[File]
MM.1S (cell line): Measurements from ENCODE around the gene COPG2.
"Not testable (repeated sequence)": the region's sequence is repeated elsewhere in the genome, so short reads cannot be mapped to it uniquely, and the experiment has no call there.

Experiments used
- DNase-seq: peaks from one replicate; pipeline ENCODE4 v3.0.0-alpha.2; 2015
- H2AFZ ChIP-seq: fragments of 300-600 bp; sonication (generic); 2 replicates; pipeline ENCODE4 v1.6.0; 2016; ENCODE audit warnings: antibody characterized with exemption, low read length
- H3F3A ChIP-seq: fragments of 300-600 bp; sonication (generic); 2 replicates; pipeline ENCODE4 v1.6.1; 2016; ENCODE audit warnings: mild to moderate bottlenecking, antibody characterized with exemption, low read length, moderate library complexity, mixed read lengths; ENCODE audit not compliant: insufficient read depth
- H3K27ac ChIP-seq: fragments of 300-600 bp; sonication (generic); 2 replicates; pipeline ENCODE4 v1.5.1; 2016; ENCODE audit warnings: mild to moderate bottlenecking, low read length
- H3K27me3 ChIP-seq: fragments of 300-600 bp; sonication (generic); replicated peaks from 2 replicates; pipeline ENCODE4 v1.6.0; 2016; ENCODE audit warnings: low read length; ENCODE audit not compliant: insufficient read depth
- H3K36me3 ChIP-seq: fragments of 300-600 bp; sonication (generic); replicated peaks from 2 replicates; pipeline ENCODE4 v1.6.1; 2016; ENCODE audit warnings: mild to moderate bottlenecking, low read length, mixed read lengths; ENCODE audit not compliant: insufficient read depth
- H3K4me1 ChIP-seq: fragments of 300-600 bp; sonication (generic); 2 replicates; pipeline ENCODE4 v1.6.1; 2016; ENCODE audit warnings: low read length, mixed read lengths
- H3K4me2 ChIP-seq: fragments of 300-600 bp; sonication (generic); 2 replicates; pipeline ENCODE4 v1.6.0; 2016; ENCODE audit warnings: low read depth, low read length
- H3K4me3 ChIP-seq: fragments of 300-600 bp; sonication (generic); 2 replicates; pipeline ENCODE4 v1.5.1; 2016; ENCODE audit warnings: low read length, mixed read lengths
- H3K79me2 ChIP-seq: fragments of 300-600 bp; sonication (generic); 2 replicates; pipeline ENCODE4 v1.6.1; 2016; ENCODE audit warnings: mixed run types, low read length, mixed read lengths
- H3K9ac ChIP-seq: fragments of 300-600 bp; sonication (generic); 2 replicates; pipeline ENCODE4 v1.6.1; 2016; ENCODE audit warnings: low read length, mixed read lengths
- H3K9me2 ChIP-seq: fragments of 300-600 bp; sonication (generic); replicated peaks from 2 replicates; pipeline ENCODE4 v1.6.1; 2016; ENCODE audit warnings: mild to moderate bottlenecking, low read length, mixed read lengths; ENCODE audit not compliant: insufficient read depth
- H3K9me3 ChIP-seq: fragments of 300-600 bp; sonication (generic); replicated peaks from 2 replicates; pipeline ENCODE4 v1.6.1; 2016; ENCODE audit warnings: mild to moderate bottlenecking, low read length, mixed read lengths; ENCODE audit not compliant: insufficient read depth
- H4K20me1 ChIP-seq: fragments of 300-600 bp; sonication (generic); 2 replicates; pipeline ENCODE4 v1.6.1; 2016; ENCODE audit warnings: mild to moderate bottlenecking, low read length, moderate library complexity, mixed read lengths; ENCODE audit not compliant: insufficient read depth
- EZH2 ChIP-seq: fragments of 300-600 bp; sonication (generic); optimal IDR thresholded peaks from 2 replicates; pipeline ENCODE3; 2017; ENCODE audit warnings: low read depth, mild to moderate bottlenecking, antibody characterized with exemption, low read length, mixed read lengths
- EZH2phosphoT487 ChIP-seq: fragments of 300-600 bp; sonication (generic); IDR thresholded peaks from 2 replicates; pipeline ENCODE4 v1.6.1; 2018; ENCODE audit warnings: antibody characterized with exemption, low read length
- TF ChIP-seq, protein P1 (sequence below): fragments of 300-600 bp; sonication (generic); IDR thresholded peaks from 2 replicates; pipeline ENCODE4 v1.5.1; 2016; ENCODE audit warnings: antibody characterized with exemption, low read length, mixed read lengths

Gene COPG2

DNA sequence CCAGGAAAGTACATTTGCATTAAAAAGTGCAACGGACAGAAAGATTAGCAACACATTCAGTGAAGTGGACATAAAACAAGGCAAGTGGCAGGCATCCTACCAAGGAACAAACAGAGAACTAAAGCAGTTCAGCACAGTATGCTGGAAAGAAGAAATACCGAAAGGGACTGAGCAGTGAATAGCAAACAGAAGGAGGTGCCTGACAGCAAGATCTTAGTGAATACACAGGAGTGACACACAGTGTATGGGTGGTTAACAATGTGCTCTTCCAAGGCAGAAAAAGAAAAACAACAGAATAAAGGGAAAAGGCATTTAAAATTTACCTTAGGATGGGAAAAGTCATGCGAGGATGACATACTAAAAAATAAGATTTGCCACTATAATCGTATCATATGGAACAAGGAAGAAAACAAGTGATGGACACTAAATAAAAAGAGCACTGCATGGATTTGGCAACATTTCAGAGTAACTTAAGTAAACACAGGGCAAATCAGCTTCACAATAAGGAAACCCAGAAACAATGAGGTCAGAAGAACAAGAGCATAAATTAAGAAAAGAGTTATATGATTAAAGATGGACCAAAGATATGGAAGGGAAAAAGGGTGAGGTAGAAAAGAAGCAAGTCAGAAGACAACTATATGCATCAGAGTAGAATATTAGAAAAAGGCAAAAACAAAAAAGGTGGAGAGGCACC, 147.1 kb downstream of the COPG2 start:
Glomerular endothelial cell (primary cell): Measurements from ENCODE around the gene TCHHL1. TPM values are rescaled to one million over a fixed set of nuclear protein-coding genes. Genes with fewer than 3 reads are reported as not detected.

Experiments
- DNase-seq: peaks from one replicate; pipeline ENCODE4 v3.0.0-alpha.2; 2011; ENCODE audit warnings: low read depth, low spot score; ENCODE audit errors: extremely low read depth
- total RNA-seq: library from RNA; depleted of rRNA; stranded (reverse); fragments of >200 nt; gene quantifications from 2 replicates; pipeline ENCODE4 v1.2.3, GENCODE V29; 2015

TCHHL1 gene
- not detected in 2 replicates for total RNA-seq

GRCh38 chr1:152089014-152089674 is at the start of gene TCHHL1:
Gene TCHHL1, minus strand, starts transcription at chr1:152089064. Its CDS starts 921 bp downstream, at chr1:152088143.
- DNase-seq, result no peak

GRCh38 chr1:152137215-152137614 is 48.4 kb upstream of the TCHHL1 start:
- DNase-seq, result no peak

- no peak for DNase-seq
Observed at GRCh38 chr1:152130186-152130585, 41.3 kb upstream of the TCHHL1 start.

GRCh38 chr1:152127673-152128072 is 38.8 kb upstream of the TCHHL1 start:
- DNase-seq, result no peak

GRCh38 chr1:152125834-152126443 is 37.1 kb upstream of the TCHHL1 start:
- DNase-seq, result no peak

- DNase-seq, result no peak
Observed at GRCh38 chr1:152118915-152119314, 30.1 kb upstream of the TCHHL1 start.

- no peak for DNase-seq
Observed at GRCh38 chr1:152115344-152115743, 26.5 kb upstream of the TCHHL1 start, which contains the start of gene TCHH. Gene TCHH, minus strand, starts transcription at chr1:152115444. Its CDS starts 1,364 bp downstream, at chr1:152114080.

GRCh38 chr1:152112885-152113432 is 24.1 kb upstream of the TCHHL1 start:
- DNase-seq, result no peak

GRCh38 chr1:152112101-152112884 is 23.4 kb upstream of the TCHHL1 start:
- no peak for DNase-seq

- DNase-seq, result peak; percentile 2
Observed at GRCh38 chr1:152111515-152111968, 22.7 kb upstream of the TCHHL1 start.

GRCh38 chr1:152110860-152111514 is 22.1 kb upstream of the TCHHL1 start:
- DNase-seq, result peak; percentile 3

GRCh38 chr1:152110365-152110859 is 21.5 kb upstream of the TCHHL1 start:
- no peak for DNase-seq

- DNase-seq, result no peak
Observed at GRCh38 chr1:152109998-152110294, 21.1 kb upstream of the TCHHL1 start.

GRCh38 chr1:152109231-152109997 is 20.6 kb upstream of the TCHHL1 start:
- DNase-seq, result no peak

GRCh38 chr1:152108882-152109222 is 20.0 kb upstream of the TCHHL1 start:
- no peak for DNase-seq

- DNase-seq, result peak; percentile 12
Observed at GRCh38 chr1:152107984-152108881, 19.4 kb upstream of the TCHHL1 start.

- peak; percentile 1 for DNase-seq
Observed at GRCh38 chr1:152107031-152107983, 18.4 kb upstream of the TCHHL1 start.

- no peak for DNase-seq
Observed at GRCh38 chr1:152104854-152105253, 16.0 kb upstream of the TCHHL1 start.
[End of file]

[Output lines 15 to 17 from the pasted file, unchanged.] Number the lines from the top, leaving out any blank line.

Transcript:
- H3K9me2 ChIP-seq: fragments of 300-600 bp; sonication (generic); replicated peaks from 2 replicates; pipeline ENCODE4 v1.6.1; 2016; ENCODE audit warnings: mild to moderate bottlenecking, low read length, mixed read lengths; ENCODE audit not compliant: insufficient read depth
- H3K9me3 ChIP-seq: fragments of 300-600 bp; sonication (generic); replicated peaks from 2 replicates; pipeline ENCODE4 v1.6.1; 2016; ENCODE audit warnings: mild to moderate bottlenecking, low read length, mixed read lengths; ENCODE audit not compliant: insufficient read depth
- H4K20me1 ChIP-seq: fragments of 300-600 bp; sonication (generic); 2 replicates; pipeline ENCODE4 v1.6.1; 2016; ENCODE audit warnings: mild to moderate bottlenecking, low read length, moderate library complexity, mixed read lengths; ENCODE audit not compliant: insufficient read depth